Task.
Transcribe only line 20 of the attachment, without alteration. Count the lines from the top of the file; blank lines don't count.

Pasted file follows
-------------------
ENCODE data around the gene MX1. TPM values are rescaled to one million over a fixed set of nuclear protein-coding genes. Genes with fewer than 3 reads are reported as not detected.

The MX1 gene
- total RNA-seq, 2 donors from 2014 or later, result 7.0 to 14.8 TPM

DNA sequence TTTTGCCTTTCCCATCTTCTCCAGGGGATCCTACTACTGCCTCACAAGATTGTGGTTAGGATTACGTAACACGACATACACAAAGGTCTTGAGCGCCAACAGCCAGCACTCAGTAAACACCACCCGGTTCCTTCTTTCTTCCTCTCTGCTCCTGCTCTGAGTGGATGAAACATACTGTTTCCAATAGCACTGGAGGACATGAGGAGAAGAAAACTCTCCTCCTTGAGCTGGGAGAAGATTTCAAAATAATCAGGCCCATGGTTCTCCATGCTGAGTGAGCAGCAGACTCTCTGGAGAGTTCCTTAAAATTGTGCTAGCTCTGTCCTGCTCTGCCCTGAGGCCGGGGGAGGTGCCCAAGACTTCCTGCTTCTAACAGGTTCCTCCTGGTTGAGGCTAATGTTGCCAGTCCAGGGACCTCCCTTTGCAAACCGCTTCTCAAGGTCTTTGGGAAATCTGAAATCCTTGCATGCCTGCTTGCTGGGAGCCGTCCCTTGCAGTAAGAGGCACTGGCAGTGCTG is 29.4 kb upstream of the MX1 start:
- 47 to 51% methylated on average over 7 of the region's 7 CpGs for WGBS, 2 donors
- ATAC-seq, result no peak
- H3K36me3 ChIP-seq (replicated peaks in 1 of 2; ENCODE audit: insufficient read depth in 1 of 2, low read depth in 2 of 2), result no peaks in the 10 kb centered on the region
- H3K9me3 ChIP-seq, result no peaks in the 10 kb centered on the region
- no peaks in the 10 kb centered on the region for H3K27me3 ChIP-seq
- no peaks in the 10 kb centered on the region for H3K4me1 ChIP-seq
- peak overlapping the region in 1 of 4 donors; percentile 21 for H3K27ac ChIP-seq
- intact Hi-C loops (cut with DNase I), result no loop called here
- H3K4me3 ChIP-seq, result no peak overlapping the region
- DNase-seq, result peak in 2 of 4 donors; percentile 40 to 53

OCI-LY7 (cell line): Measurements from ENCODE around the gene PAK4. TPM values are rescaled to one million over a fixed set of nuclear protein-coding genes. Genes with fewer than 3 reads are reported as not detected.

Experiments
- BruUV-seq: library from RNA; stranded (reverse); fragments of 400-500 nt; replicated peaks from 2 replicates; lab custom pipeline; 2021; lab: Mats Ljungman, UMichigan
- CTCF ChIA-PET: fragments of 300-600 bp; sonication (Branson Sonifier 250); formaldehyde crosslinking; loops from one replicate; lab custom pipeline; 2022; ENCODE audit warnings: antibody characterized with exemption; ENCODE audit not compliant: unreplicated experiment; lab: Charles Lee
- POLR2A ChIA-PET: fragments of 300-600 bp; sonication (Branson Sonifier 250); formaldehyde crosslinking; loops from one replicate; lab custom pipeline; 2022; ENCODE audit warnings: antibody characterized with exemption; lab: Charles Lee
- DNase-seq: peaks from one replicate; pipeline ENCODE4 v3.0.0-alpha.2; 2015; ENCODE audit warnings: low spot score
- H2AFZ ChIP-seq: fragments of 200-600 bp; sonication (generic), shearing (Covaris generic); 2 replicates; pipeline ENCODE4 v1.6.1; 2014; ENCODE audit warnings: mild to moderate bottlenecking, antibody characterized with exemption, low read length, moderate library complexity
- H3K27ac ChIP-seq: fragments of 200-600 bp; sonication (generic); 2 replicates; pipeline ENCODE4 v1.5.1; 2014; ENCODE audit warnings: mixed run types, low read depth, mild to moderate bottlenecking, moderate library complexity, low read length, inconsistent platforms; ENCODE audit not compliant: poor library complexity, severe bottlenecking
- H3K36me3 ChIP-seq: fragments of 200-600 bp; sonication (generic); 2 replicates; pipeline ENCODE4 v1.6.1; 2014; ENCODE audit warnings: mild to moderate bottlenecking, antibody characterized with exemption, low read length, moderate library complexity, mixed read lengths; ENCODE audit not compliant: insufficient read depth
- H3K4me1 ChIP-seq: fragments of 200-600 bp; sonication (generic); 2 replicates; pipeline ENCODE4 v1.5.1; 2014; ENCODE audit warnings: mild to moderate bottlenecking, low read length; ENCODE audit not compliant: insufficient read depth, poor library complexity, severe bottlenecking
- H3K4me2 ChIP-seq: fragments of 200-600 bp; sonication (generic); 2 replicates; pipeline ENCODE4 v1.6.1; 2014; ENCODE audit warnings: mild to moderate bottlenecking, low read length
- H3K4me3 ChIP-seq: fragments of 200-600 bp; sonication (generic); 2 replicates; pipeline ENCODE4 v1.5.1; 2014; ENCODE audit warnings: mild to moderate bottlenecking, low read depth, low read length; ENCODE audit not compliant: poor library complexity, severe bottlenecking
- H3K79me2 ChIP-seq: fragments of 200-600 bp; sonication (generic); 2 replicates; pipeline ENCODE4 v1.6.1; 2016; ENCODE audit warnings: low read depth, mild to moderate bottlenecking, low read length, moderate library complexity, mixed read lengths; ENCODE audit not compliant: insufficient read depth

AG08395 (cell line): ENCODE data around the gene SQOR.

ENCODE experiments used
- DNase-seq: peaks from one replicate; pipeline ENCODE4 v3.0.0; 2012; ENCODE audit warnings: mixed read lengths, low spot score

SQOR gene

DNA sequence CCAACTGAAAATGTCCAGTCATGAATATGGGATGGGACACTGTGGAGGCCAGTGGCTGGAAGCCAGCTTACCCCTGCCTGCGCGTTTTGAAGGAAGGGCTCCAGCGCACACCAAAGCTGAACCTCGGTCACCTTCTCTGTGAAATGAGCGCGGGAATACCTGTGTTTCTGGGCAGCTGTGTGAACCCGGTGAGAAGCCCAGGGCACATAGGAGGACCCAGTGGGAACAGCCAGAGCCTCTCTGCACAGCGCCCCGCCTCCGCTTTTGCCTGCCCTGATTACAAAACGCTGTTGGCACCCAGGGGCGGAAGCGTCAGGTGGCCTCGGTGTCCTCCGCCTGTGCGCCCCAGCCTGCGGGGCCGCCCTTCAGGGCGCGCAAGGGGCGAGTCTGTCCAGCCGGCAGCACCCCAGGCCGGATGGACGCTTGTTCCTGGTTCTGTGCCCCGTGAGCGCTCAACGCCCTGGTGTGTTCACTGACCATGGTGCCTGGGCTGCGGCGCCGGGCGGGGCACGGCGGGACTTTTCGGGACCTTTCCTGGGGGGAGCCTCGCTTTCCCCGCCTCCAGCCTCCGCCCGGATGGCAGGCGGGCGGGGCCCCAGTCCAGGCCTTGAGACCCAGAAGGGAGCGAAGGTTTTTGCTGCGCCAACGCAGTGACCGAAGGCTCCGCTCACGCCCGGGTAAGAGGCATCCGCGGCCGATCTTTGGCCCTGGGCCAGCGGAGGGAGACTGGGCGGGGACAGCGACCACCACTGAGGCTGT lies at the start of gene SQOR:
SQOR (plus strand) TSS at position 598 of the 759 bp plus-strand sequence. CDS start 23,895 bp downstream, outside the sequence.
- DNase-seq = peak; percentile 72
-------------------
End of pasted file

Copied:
- DNase-seq: peaks from one replicate; pipeline ENCODE4 v3.0.0-alpha.2; 2015; ENCODE audit warnings: low spot score